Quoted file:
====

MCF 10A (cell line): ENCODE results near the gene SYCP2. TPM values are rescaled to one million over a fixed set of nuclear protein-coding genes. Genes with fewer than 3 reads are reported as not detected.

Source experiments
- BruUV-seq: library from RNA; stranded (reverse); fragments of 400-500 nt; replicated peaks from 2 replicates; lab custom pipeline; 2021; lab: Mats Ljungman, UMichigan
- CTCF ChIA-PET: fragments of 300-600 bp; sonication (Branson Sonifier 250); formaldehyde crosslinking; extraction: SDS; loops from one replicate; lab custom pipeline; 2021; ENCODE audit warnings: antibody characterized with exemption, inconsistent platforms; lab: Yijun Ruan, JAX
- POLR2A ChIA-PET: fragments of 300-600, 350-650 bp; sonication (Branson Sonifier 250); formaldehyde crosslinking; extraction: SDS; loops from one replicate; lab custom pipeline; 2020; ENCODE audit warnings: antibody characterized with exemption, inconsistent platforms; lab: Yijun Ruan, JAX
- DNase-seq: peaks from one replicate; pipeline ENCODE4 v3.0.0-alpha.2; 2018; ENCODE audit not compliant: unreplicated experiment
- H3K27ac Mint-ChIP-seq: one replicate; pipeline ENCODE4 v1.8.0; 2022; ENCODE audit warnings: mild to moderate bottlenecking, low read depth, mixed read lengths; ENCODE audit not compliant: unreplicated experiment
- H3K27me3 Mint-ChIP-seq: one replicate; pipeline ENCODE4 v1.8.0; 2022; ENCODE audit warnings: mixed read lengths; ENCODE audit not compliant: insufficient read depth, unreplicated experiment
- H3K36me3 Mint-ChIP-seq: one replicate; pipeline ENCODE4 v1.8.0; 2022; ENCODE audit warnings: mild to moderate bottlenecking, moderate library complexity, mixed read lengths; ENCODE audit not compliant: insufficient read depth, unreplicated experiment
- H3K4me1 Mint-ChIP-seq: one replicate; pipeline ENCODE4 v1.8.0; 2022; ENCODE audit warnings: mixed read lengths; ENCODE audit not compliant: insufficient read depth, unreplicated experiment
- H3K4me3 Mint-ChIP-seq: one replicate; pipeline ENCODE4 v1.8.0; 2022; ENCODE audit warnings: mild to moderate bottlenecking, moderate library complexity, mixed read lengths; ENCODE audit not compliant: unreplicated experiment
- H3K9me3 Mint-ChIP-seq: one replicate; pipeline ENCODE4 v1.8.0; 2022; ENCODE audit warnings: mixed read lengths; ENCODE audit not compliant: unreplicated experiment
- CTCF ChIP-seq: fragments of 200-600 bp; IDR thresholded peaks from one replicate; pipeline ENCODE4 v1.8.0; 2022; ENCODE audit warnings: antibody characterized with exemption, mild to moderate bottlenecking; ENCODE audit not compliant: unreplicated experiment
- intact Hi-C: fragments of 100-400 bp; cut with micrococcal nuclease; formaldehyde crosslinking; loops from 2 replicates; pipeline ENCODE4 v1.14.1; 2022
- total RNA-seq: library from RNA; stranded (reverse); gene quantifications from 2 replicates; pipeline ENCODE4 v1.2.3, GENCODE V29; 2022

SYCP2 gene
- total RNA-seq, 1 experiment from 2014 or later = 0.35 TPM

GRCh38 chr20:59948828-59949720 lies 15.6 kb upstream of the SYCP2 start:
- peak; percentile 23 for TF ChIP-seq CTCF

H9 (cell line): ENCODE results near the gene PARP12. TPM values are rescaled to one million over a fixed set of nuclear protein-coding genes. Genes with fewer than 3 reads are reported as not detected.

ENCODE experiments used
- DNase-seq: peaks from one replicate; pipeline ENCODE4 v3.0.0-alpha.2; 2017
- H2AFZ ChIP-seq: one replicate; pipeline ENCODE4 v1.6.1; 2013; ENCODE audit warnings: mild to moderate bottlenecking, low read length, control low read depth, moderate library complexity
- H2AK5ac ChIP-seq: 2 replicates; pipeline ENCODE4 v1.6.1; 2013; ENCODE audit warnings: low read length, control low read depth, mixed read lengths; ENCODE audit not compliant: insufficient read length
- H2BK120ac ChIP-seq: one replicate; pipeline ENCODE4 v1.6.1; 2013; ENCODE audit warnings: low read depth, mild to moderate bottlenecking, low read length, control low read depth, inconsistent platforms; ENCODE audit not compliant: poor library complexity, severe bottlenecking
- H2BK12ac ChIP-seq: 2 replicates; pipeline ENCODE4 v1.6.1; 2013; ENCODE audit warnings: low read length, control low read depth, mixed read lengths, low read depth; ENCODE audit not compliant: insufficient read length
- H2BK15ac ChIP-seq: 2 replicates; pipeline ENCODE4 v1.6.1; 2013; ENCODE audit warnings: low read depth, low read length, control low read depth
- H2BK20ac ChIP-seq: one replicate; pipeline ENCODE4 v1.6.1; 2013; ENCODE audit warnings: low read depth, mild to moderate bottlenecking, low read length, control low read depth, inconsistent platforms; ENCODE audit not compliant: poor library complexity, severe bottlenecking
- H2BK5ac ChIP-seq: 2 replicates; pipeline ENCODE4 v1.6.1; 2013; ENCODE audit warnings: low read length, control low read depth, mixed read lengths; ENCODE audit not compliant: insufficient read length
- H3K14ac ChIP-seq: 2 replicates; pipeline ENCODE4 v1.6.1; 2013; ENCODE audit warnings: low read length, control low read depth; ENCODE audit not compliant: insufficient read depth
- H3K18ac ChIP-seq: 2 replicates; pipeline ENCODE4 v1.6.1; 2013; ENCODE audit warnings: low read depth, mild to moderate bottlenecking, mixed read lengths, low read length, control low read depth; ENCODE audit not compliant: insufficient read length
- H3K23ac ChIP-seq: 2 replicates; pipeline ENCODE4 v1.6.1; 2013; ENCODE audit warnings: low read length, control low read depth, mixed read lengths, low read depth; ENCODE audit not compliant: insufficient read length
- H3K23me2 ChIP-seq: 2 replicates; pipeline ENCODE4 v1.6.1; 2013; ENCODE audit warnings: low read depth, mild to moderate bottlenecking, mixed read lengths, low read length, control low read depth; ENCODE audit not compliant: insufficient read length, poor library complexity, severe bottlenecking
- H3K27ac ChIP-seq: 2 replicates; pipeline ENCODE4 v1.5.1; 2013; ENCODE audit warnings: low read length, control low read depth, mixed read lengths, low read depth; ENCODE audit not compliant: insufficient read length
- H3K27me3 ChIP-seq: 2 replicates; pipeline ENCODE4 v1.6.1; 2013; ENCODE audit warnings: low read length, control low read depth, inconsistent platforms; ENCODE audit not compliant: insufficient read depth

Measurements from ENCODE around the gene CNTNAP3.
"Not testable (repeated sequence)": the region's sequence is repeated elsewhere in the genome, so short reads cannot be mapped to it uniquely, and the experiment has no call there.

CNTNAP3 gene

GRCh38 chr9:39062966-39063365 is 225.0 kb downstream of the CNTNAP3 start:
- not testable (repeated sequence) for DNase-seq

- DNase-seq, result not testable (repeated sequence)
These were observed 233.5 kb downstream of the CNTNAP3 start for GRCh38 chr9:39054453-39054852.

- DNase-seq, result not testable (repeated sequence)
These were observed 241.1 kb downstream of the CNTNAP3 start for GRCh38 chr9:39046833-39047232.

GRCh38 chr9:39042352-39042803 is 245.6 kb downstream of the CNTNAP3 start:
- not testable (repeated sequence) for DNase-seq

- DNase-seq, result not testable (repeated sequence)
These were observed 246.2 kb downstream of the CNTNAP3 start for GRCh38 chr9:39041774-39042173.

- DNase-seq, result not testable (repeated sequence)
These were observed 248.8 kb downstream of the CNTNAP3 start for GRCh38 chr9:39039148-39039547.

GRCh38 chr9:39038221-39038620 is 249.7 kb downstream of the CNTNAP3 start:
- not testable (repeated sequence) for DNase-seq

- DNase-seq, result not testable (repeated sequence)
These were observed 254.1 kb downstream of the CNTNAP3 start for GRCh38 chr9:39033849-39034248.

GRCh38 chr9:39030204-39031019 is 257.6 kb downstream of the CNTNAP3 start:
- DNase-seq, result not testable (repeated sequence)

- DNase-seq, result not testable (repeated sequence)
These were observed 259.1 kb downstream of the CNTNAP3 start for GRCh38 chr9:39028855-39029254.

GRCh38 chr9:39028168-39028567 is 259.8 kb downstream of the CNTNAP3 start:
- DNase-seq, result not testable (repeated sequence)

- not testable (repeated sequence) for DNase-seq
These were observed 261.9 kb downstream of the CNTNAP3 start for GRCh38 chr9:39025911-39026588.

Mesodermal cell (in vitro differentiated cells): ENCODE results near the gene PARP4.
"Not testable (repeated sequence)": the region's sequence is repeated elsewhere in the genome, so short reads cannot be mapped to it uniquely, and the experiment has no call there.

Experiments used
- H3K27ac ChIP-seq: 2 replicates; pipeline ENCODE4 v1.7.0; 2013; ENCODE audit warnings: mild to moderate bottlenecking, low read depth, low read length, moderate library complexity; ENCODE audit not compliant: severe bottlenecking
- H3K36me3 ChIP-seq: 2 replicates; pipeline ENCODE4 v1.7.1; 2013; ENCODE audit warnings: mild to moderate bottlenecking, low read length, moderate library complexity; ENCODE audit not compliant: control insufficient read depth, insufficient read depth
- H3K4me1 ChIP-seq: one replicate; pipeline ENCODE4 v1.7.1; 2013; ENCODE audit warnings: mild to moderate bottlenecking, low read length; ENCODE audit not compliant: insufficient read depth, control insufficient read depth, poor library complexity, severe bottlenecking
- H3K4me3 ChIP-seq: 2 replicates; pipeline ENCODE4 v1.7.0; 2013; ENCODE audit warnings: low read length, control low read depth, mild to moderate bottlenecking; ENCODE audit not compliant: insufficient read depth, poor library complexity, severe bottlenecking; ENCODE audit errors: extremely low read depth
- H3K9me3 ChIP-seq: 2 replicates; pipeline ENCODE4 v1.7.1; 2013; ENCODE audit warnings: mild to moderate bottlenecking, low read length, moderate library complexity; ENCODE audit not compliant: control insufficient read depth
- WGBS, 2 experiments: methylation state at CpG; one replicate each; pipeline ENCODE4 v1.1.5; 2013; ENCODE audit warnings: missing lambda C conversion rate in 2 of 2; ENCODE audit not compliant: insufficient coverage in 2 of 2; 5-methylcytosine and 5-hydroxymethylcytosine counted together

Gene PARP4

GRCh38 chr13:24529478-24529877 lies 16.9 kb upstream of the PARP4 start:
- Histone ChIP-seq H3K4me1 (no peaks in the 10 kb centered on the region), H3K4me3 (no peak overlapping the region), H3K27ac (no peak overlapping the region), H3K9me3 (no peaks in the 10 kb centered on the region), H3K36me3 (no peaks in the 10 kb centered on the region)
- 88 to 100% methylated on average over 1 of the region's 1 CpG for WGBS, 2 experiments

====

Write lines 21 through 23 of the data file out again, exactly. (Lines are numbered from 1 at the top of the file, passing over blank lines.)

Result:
ENCODE experiments used
- DNase-seq: peaks from one replicate; pipeline ENCODE4 v3.0.0-alpha.2; 2017
- H2AFZ ChIP-seq: one replicate; pipeline ENCODE4 v1.6.1; 2013; ENCODE audit warnings: mild to moderate bottlenecking, low read length, control low read depth, moderate library complexity